Attic Flooring Project Stat Sheet
|Number of Dobies||2|
|Number of successful cuts||23|
|Number of miscalculated cuts||2|
|Number of coffee tables cut||1|
|Amount of gas farted||~ 13 cubic feet|
|Number of appendages cut off by circular saw||0|
|Number of times blood was shed||1|
|Number of splinters||5|
With just about two and a half months left until the baby is born (less, if we have our way and the kid comes early), I really need to start chipping away at the to do list Meg has ominously posted on the refrigerator.
I’ve been the lead on a few software projects in the past, so I’m not entirely foreign to the concept of dependency management. I need to paint the baby’s room. But to do that, I need to remove all of the shit that has started to collect dust from the room. I can’t even start that until I lay some more plywood in the attic. Since our sweet new pull down stairs have been installed, the flooring was next on the list.
I decided to give JJ a break on this project. Before people think I’m past my deceptive ways of offering rum only to blindside the poor guy with a paintbrush and a hammer, I’m not. He’s coming over next weekend to paint the baby’s room. Don’t worry JJ, the rum will be in the freezer well before Saturday.
In his place, I recruited my dad for this project. He showed up with tools I didn’t even know existed. Apparently, my idea of cutting the plywood with a box cutter was a bit ill-conceived.
My mom didn’t even flinch when I asked him for help, and showed up with the intention of taking Meg to every baby store in an immediate 100 mile radius.
After a quick trip to Lowe’s for the plywood, along with a quick and painful lesson on why I shouldn’t hold an 8’x2′ sheet of plywood perpendicular to the wind, we got started. After a few quick measurements, my dad produces a device that I have only seen in the Saw series of movies.
“It’s your house, do you want to make the first cut?”
“You’re holding it backwards.”
“Uh… ya, I knew that. I was checking the… rotator splint.”
“Now it’s upside down.”
“Ya know, maybe you should make the first cut.”
Now is probably a good time to explain the scenario. It shouldn’t come as a surprise that I didn’t have a sawhorse. So we grabbed the two closest objects that were roughly the same height: a coffee table and an old computer.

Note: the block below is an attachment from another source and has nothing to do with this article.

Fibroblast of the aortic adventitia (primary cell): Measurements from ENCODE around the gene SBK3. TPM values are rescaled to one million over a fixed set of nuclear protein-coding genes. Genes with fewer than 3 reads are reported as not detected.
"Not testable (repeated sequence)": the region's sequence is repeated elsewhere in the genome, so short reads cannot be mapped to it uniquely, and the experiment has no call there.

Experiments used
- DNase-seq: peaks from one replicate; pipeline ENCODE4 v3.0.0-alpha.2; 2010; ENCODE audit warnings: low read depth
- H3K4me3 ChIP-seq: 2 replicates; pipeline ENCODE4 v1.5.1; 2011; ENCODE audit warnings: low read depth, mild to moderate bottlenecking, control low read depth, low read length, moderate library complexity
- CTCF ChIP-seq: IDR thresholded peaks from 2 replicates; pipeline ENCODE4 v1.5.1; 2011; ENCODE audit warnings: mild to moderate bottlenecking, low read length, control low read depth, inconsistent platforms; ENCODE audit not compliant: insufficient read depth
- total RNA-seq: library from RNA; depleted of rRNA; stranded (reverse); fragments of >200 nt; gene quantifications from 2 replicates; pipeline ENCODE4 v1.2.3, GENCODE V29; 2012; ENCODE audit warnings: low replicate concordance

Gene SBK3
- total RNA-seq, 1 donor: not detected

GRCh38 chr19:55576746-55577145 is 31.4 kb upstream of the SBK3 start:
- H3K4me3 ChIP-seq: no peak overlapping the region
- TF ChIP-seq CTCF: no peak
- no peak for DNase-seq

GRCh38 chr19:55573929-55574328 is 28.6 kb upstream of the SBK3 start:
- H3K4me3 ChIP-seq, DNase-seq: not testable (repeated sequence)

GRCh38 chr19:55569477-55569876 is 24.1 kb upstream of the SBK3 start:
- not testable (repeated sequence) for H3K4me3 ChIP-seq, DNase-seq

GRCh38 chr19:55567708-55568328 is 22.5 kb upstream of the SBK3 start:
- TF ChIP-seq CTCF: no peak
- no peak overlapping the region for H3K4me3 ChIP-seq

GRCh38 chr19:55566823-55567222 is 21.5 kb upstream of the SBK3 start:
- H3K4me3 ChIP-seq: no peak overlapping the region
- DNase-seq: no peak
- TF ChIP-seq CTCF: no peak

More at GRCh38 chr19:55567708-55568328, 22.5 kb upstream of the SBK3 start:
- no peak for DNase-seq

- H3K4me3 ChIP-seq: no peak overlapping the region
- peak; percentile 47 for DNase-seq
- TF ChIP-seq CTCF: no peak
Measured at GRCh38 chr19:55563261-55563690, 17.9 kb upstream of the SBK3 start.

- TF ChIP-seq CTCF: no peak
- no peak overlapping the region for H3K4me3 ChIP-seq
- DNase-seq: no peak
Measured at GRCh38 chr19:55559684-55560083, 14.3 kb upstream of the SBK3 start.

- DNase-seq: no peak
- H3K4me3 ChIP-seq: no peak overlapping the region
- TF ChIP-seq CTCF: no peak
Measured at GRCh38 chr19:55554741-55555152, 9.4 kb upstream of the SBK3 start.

My father takes the first cut. That goes fine, he follows the lines, and off pops the notch we were trying to create so we can get around the beams in the attic.
We lifted the plywood to find a very clean cut four inches into the coffee table. I assume since it was in the garage that Meg didn’t want it anyway, and we go about our cutting.
I decide it’s my time to try my hand at the circular saw. I’m superstitious enough to not phrase it that way at the time, since I didn’t like the idea of mentioning “my hand” and “circular saw” in the same sentence.
“You missed the line.”
“I see that, dad.”
“You also cut about two inches deeper than you were supposed to.”
“Yup, noticed that too. Get me the spare sheet.”
About half way through the process, I realize that, while I lack any really effective tools, I do own a pair of goggles. Koob, my Junior year Chemistry teacher, would be disappointed in me for forgetting them (I’d explain that comment more, but it wouldn’t do it justice). It turned out to not matter, since somehow I still managed to get pegged in the eye with shit tons of sawdust and pieces of wood as I cut.
Amazingly, we survived without falling through the ceiling Clark Griswold-style or any trips to the emergency room. We actually had fun and we had to stop a few times because we were laughing too hard. I say “we” had to stop, but it was actually because dad was laughing and I was cursing up a storm from having hit my head on a beam. I can only suppose it’s a right of passage, and someday years from now I’ll watch my kid fumble around and hurt himself. Then I’ll call Uncle Eric to come help out and I’ll skip right to the rum.